Las Vegas' newest hotel-casinos are nothing if not rich in architectural details, both custom creations and remnants of the real thing. For Treasure Island, designer Roger P. Thomas, vice president of design of Las Vegas' Atlandia Designs, traveled extensively to collect the shutters, window grills, cannons, cauldrons and large pieces of wrought iron that were reworked for the 18th-Century pirate village. A 13th-Century Indian column of carved limestone, purchased for $2,000 in Morocco, stands in the casino; eight flame-retardant fiberglass copies grace Captain Morgan's Lounge. And Thomas used a little ingenuity, creating bone molds from skeleton models for the aluminum chandeliers.
Designer Charles L. Silverman, president and owner of Yates-Silverman Inc. in Irvine, made three trips to Egypt to research the ambience that permeates Luxor. \o7 Faux-\f7 stone caryatids lining the entrance to the Isis restaurant were based on those at the Temple at Thebes. For Excalibur, Silverman visited Scotland, England, France and Germany to study medieval castles and villages. His full-scale medieval English village features real stained-glass windows, and all signs are painted or carved on wood in gothic letters.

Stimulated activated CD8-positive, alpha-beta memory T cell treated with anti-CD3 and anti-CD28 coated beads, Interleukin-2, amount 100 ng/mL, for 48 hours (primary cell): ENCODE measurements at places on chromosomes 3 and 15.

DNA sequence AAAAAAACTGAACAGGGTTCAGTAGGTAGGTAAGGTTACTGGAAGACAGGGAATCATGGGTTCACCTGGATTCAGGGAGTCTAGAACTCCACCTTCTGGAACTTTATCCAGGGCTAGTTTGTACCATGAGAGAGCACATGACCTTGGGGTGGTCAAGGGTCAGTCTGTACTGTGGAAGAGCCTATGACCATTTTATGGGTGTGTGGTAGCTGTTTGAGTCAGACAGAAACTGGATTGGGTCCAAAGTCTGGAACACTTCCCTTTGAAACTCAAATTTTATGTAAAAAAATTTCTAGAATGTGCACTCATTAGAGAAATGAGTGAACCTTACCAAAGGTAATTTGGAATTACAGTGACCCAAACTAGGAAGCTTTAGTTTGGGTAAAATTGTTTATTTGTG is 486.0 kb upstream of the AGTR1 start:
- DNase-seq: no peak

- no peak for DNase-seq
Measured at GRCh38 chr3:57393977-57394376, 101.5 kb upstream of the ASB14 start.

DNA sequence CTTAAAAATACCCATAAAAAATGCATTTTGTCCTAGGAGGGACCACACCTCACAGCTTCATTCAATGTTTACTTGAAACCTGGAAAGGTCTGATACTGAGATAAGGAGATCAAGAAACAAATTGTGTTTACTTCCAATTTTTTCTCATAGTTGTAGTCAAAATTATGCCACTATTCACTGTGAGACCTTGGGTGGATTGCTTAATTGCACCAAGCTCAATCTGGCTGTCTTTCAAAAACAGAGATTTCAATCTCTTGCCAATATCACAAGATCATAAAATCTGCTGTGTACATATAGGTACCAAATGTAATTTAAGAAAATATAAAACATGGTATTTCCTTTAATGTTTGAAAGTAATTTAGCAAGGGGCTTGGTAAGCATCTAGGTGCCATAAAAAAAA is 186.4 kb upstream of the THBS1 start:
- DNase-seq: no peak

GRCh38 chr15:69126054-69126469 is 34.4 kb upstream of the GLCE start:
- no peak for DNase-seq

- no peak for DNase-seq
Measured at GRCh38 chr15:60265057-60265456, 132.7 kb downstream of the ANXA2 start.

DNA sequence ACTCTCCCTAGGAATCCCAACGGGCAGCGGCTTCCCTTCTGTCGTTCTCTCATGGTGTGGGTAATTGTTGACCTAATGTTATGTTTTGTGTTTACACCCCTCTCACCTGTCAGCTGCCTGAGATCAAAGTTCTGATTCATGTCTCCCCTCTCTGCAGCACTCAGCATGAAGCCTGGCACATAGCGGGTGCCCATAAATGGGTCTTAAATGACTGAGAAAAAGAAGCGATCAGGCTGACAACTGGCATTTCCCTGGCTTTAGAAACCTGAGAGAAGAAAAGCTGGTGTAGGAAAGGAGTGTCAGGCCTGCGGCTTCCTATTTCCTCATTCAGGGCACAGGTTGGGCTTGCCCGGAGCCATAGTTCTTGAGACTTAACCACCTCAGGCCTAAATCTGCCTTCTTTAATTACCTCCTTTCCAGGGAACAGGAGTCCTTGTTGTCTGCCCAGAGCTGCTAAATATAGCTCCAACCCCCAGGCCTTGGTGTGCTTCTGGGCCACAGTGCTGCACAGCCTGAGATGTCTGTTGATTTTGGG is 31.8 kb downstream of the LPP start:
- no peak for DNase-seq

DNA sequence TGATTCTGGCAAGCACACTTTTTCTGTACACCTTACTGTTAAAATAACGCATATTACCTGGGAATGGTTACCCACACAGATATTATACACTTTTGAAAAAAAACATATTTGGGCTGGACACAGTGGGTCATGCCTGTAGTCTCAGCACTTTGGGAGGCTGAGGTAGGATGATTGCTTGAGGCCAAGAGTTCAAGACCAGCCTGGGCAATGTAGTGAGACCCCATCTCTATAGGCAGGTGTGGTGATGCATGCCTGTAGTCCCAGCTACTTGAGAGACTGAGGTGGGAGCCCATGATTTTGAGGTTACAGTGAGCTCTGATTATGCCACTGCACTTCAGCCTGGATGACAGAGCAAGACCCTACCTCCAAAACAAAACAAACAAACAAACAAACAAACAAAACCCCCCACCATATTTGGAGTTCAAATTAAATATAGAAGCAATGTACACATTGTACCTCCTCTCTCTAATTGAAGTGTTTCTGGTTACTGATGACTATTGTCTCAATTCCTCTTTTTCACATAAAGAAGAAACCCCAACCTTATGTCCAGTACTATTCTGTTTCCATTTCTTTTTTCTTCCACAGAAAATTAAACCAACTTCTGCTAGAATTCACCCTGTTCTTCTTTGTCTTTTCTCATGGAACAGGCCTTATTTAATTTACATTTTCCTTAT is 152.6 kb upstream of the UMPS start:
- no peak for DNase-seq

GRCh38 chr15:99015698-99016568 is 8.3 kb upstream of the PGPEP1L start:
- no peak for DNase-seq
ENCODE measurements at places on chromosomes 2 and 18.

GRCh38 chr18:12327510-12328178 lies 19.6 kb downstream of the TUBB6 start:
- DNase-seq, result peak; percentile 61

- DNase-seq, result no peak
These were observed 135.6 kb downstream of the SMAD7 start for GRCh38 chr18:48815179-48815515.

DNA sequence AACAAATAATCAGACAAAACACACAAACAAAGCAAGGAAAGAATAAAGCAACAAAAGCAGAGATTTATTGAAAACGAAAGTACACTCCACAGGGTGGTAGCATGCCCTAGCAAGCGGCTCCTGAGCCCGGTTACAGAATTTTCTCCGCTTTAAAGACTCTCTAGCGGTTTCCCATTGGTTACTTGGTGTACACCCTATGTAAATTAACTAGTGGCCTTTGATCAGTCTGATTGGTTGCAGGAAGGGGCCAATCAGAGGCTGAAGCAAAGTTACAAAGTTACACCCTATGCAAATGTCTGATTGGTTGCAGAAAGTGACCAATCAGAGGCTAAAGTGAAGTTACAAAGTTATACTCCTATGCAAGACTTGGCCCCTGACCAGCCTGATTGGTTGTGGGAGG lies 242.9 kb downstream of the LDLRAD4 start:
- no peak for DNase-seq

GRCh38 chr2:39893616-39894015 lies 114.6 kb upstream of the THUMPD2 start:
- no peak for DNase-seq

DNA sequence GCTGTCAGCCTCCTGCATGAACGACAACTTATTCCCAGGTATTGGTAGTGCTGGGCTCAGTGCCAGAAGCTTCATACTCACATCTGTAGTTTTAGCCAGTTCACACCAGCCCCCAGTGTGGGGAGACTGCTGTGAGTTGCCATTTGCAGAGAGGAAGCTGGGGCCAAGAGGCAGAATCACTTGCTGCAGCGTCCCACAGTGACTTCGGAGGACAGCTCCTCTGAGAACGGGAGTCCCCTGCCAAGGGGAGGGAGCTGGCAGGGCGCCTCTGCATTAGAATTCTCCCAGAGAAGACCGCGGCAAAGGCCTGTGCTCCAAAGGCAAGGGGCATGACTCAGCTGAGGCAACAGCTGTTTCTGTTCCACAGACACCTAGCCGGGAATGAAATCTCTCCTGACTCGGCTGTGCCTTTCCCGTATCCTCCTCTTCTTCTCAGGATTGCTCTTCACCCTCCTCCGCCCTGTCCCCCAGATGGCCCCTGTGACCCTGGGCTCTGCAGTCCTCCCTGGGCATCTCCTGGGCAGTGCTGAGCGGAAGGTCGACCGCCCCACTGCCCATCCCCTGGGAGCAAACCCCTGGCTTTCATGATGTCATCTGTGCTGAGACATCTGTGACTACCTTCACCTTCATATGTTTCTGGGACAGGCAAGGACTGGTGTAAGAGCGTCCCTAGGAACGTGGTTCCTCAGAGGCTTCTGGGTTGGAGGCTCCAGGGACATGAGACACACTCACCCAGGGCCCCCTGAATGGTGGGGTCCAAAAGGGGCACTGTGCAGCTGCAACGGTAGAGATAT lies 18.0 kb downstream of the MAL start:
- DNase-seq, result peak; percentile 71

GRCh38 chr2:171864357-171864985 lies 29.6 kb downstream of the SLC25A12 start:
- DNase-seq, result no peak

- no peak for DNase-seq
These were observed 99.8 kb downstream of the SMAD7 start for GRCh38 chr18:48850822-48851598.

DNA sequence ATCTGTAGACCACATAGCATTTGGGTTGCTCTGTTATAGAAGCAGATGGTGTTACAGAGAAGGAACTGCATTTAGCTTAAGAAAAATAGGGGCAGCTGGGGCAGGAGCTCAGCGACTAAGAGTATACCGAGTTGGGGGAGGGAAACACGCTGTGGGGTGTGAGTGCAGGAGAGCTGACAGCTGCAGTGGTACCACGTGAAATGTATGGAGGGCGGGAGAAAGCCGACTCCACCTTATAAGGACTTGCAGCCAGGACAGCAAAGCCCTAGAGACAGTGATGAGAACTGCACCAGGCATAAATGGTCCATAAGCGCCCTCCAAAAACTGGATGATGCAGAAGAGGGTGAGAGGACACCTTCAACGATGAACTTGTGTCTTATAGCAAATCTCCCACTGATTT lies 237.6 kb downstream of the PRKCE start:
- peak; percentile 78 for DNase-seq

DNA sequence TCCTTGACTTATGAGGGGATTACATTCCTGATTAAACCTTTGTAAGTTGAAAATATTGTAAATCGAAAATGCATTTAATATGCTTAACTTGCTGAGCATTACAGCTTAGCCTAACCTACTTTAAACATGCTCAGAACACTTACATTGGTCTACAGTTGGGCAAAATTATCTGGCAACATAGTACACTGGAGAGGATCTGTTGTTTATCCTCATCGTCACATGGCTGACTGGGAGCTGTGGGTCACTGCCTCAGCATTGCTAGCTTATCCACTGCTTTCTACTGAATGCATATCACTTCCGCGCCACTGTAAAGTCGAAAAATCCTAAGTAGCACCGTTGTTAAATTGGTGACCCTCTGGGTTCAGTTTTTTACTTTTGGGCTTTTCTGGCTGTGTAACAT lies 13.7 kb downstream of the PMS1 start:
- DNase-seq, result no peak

Other hotels draw on no particular history at all, and pure imagination reigns. At the Mirage, which conjures up a romanticized tropical world, designer Henry Conversano, of Henry Conversano & Associates in Oakland, fashioned a porte-cochere chandelier that resembles a huge stylized flower. Other chandeliers boast custom-blown Venetian glass in vibrant colors. Alas, visitors liked the finial globes on the Mirage's bridge so much that by the day after its opening, almost all had disappeared. They've since been replaced.
Creative vision alone, however, can't bring architectural elements to life. Careful execution and attention to details is crucial to the overall effect. "A legion of craftsmen and set designers were siphoned from Hollywood," Thomas says. "They were delighted to create something that won't be destroyed when the film ends."